Globalization and the Returns to Speaking English in South Africa
In: Globalization and Poverty
This paper takes a novel approach to trying to disentangle the impact of globalization on wages by focusing on how the return to speaking English, the international language of commerce, changed as South Africa re-integrated with the global economy after 1993. The paper finds that the return to speaking English increased overall and that within racial groups the return increased primarily for Whites but not for Blacks.
(This abstract was borrowed from another version of this item.)
|This chapter was published in: ||This item is provided by National Bureau of Economic Research, Inc in its series NBER Chapters with number
10714.||Handle:|| RePEc:nbr:nberch:10714||Contact details of provider:|| Postal: |
Web page: http://www.nber.org
More information through EDIRC
Please report citation or reference errors to , or , if you are the registered author of the cited work, log in to your RePEc Author Service profile, click on "citations" and make appropriate adjustments.:
- Case, Anne & Deaton, Angus, 1998.
"Large Cash Transfers to the Elderly in South Africa,"
Royal Economic Society, vol. 108(450), pages 1330-61, September.
- Case, A. & Deaton, A., 1996. "Large Cash Transfers to the Elderly in South Africa," Papers 176, Princeton, Woodrow Wilson School - Development Studies.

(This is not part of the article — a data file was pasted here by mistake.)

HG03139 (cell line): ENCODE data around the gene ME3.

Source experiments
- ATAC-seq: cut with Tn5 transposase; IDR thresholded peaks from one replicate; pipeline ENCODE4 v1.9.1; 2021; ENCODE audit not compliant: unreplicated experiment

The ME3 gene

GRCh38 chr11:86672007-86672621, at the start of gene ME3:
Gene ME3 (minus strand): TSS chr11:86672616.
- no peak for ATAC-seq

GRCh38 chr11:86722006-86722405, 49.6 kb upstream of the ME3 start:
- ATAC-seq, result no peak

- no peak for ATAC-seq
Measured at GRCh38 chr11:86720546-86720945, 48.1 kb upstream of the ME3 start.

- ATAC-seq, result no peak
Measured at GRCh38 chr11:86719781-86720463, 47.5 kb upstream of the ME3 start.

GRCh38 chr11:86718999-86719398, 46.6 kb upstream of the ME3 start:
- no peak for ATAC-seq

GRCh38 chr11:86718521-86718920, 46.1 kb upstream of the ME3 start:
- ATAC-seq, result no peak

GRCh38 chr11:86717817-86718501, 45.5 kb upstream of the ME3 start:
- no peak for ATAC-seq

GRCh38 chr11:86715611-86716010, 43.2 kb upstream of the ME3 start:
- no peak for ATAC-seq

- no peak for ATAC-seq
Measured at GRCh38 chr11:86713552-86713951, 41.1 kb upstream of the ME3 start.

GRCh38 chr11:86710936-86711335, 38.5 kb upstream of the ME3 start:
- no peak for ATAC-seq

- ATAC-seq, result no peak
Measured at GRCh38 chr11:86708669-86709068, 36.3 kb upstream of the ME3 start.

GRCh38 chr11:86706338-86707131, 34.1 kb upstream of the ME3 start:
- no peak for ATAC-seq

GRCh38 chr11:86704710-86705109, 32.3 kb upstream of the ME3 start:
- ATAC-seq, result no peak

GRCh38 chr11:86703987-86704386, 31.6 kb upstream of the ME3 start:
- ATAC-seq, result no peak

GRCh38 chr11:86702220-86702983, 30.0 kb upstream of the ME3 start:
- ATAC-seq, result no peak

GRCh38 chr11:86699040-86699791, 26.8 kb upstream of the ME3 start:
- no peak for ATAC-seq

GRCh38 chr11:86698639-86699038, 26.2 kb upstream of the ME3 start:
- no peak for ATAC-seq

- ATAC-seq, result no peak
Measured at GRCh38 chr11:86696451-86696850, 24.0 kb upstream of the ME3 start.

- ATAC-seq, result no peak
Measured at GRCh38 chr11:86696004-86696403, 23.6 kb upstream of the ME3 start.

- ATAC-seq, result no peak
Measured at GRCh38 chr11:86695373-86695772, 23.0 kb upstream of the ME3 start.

- Anne Case & Angus Deaton, 1996. "Large Cash Transfers to the Elderly in South Africa," NBER Working Papers 5572, National Bureau of Economic Research, Inc.
- Hoyt Bleakley & Aimee Chin, 2004. "Language Skills and Earnings: Evidence from Childhood Immigrants," The Review of Economics and Statistics, MIT Press, vol. 86(2), pages 481-496, May.
- Michael A Shields & Stephen Wheatley Price, .
"The English Language Fluency and Occupational Success of Ethnic Minority Immigrant Men Living in English Metropolitan Areas,"
Discussion Papers in Public Sector Economics
99/4, Department of Economics, University of Leicester.
- Michael A. Shields & Stephen Wheatley Price, 2002. "The English language fluency and occupational success of ethnic minority immigrant men living in English metropolitan areas," Journal of Population Economics, Springer, vol. 15(1), pages 137-160.
- Murray Leibbrandt & James Levinsohn & Justin McCrary, 2005.
"Incomes in South Africa Since the Fall of Apartheid,"
NBER Working Papers
11384, National Bureau of Economic Research, Inc.
- Murray Leibbrandt & James Levinsohn & Justin McCrary, 2005. "Incomes in South Africa since the fall of Apartheid," Working Papers 536, Research Seminar in International Economics, University of Michigan.
- Kaivan Munshi & Mark Rosenzweig, 2006. "Traditional Institutions Meet the Modern World: Caste, Gender, and Schooling Choice in a Globalizing Economy," American Economic Review, American Economic Association, vol. 96(4), pages 1225-1252, September.
- Thomas, Duncan, 1996.
"Education across Generations in South Africa,"
American Economic Review,
American Economic Association, vol. 86(2), pages 330-34, May.
- Hoyt Bleakley & Aimee Chin, 2008. "What Holds Back the Second Generation?: The Intergenerational Transmission of Language Human Capital Among Immigrants," Journal of Human Resources, University of Wisconsin Press, vol. 43(2), pages 267-298.
When requesting a correction, please mention this item's handle: RePEc:nbr:nberch:10714. See general information about how to correct material in RePEc.
For technical questions regarding this item, or to correct its authors, title, abstract, bibliographic or download information, contact: ()
If references are entirely missing, you can add them using this form.